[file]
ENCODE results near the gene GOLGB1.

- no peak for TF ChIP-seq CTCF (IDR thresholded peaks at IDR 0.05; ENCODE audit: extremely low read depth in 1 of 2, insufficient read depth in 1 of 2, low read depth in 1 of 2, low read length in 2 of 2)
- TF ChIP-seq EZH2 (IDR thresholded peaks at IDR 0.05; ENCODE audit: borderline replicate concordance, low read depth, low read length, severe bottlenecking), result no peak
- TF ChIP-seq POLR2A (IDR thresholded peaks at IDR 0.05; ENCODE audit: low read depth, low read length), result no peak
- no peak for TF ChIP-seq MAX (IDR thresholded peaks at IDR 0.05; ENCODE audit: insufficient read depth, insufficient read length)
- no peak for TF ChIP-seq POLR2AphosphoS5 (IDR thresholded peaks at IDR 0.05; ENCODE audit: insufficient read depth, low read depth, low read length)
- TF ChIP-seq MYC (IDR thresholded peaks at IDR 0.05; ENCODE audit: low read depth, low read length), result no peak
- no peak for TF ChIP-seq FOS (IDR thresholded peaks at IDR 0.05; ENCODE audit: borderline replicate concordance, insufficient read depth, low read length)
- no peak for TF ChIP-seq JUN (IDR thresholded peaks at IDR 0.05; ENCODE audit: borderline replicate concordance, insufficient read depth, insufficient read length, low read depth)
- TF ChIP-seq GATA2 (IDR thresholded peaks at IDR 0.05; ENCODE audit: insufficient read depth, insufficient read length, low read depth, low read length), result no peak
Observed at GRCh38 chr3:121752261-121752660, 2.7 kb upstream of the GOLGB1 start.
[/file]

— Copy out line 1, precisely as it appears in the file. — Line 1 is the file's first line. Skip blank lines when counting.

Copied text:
ENCODE results near the gene GOLGB1.